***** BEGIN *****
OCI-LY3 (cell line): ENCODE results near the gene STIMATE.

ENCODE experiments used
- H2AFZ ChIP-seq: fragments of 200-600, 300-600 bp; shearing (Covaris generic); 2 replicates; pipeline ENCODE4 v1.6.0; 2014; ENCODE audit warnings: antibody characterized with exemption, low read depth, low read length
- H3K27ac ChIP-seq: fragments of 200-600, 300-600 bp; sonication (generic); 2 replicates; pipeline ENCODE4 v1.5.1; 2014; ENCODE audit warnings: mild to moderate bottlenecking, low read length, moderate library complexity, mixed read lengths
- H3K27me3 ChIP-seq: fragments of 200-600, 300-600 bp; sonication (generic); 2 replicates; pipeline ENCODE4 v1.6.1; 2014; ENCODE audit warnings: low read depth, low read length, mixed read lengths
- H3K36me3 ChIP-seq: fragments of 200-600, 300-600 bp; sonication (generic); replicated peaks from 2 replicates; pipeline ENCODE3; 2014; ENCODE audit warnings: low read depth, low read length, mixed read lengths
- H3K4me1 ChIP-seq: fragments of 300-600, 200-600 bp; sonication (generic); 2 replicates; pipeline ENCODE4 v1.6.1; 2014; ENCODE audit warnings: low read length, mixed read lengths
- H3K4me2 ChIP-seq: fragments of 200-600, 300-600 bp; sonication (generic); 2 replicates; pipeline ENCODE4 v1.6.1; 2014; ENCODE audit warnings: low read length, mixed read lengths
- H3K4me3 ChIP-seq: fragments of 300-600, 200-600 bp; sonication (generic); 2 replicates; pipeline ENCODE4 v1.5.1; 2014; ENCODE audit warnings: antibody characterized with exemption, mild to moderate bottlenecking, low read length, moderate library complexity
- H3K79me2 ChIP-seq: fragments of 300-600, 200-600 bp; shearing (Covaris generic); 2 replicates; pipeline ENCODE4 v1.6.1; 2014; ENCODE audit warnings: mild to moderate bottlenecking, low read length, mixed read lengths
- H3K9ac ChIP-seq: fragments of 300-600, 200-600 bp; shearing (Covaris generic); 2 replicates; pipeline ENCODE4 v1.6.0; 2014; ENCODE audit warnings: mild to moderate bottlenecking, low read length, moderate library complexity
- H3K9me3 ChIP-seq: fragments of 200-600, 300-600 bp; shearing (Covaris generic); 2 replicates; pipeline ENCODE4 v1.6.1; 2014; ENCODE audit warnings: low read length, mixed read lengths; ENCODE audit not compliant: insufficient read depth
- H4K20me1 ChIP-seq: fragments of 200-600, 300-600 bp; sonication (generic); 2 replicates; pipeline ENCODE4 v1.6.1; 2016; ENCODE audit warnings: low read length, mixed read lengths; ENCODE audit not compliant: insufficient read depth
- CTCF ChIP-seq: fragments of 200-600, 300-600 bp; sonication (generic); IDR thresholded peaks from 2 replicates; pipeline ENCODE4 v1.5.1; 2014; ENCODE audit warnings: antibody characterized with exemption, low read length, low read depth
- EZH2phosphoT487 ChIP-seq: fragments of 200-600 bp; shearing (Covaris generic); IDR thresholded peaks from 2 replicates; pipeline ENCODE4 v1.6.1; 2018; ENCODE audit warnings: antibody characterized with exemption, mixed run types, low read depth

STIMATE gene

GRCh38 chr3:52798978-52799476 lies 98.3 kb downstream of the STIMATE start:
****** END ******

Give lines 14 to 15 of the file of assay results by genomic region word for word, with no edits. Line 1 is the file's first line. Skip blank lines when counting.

- CTCF ChIP-seq: fragments of 200-600, 300-600 bp; sonication (generic); IDR thresholded peaks from 2 replicates; pipeline ENCODE4 v1.5.1; 2014; ENCODE audit warnings: antibody characterized with exemption, low read length, low read depth
- EZH2phosphoT487 ChIP-seq: fragments of 200-600 bp; shearing (Covaris generic); IDR thresholded peaks from 2 replicates; pipeline ENCODE4 v1.6.1; 2018; ENCODE audit warnings: antibody characterized with exemption, mixed run types, low read depth